figure 3

a, b In-plane momentum dependence of the magnetic excitations measured at qc = 0 and 0.5. The black and green symbols correspond to the energy of the magnetic modes and the vertical bars to their peak widths. Both quantities were extracted from the energy spectra at different points in reciprocal space (such as shown in panels e–j and Fig. 2c–e). c and d Theoretical calculations of the magnetic dispersion relation, overplotted with the experimentally determined excitation energies and line widths. The presence of the mode at qc = 0.5 that is absent at qc = 0 evinces that this is an excitonic longitudinal mode. ej RIXS spectra at reciprocal space as highlighted by color-matching arrows in panel a. Circles represent the data and dotted lines outline the different components of the spectrum, which are summed to produce the solid line representing the total spectrum. Error bars are determined via Poissonian statistics. The isolation of the longitudinal mode (highlighted with red shading) from other contributions was possible by simultaneously analyzing qc = 0.5 and qc = 0 for each in-plane reciprocal-lattice wavevector (see Methods section for details).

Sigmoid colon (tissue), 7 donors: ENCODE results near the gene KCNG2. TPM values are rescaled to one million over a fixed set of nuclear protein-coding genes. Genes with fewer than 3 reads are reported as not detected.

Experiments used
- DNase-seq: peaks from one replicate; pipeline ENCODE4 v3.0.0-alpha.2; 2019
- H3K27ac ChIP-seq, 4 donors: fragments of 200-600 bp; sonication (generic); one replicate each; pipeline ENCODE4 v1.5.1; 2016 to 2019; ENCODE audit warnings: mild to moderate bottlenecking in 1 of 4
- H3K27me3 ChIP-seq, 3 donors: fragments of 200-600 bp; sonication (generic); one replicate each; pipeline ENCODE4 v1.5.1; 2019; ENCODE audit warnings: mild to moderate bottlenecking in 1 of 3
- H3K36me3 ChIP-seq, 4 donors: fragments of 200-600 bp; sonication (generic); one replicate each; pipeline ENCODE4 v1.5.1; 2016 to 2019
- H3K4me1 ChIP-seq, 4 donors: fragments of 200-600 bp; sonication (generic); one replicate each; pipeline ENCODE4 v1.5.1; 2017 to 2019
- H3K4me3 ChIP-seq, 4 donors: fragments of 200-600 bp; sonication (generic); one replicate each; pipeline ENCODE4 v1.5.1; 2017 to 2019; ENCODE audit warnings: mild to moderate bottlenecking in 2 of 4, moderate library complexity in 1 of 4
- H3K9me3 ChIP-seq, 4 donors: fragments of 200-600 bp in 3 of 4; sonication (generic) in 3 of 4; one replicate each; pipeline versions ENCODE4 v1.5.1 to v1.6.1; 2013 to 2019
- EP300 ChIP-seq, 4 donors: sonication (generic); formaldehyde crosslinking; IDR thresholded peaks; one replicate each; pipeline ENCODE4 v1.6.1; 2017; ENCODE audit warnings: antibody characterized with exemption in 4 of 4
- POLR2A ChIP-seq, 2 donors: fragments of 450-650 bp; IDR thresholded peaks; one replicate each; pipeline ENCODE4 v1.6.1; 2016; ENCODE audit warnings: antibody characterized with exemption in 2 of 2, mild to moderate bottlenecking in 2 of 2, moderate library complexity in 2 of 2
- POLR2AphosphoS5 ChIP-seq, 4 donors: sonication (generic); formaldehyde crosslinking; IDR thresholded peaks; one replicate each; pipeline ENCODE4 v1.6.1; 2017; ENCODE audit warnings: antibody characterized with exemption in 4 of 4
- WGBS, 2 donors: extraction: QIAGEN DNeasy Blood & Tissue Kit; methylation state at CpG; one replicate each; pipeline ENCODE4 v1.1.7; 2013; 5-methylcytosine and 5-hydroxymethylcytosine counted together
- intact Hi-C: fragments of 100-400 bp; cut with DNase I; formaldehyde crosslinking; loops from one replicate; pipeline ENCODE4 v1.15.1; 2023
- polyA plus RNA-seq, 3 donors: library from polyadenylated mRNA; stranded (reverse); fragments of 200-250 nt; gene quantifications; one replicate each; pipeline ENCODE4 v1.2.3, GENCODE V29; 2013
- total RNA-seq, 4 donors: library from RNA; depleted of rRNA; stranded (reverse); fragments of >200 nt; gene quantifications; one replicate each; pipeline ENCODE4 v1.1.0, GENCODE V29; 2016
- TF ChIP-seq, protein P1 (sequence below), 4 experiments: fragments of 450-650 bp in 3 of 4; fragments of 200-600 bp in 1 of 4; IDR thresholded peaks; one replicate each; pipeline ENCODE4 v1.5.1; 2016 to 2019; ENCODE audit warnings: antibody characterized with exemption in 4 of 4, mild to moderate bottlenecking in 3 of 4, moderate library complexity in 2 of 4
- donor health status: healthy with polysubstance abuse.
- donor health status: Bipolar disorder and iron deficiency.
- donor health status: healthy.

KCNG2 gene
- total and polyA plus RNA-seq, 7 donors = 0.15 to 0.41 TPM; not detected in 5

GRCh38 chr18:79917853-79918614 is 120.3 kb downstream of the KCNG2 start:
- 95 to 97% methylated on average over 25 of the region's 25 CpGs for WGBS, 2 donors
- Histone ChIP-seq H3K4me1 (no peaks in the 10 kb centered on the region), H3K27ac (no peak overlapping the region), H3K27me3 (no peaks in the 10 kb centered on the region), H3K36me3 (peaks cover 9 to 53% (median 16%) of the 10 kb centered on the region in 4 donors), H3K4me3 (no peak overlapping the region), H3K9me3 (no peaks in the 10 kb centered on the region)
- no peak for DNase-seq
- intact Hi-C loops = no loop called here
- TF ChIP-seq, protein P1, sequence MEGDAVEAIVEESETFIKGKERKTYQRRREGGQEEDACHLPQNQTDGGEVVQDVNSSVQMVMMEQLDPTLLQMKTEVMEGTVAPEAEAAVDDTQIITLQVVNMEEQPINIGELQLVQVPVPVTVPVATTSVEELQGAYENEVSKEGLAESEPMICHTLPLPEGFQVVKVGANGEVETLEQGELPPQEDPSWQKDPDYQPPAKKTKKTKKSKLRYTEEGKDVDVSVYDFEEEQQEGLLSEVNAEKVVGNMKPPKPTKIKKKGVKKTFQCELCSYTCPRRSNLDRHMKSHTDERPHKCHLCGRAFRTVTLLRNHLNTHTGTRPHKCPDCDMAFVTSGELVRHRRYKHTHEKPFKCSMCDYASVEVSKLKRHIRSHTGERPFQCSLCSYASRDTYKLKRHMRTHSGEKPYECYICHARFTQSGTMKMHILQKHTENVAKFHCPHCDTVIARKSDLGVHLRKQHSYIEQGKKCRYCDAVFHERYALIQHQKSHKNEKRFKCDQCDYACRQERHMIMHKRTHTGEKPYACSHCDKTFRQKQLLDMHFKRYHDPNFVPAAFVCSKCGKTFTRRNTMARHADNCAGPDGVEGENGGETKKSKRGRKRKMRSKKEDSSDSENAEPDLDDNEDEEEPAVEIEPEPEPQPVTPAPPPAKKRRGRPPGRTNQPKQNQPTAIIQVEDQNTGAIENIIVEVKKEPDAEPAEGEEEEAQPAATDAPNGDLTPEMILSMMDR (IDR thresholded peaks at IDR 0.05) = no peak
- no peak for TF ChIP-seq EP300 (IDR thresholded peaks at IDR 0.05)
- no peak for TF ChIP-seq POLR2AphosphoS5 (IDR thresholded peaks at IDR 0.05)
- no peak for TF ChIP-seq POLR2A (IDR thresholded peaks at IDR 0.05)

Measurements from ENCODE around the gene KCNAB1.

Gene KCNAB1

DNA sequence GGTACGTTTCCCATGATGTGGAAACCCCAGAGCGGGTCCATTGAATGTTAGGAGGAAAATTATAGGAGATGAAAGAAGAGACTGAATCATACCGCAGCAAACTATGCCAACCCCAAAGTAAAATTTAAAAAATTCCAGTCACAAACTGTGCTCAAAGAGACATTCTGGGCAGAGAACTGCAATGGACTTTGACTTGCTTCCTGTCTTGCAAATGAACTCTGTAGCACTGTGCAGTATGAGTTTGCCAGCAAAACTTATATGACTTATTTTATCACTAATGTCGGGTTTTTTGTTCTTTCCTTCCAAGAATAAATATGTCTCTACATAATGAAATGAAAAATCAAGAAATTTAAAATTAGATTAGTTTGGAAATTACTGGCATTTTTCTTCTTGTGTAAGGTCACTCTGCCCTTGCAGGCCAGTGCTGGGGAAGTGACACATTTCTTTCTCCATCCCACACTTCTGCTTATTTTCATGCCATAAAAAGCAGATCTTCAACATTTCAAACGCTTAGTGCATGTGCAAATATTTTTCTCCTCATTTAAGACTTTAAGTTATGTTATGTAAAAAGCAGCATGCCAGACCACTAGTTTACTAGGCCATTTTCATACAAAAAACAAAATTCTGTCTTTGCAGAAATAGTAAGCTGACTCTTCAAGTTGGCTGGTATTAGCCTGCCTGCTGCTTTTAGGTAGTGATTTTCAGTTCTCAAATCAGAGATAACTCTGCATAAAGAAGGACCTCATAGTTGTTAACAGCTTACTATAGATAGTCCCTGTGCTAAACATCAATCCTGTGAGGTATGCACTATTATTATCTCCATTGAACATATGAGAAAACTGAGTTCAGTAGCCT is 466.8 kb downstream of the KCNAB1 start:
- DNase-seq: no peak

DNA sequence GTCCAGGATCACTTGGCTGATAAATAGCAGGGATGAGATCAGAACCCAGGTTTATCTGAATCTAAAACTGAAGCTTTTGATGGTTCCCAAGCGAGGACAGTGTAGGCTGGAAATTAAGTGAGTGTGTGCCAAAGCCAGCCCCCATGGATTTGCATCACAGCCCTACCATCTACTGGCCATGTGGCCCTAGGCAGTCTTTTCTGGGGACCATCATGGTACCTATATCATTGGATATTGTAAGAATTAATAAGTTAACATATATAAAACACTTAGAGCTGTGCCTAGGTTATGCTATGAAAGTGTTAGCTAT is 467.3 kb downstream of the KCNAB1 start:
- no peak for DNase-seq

Since optical conductivity, tunneling spectroscopy, and photo-emission studies all report charge gaps Δc on the same energy scale of magnetic excitations (100–200 meV)11, 22,23,24,25, we model the microscopic interactions within a Hubbard Hamiltonian that retains the charge degree of freedom. In particular, the crucial difference with the Heisenberg description is that the Hubbard model retains the electron-hole continuum, whose lower edge at ω = Δc is below the onset of the two-magnon continuum: Δc < 2Δs. We considered a half-filled bilayer, which includes a single “Jeff = 1/2” effective orbital for each of the two Ir sites in the unit cell, following methods developed in parallel with this experimental study26. The model contains an effective Coulomb repulsion U, and three electron hopping parameters: nearest and next-nearest in-plane hopping terms tν (ν = 1, 2) within each Ir layer, and the spin dependent hopping strength tz(α) between Ir layers (Fig. 2b). tz(α) is composed of an amplitude tz and a phase α arising from the appreciable SOC in the material (further details are given in the Methods section)27. The model was solved using the random phase approximation (RPA) in the thermodynamic limit (SI Section 2), which is valid for intermediately correlated materials even at finite temperature28. We constrain tν and tz to values compatible with density functional theory and photo-emission measurements and consider the effective U, which is strongly influenced by screening, as the primary tuning parameter29. Figure 3c, d show the results of calculations with t1 = 0.115 eV, t2 = 0.012 eV, tz = 0.084 eV, α = 1.41, and U = 0.325 eV. The small U is due to the extended Ir orbitals and because this effective parameterization reflects the difference between on-site and longer-range interactions in the real material. The model identifies the quasiparticle dispersion at qc = 0 as the transverse mode with a persistent well-defined nature even at high energies. Above the transverse mode, the spin response is fundamentally influenced by the finite charge gap. A broad continuum involving electron-hole spin transitions across the charge gap is present for all qc values covering a broad energy-momentum range. A new mode emerges around (0, 0) and (0.5, 0.5) for qc = 0.5, which we identify as the excitonic longitudinal mode.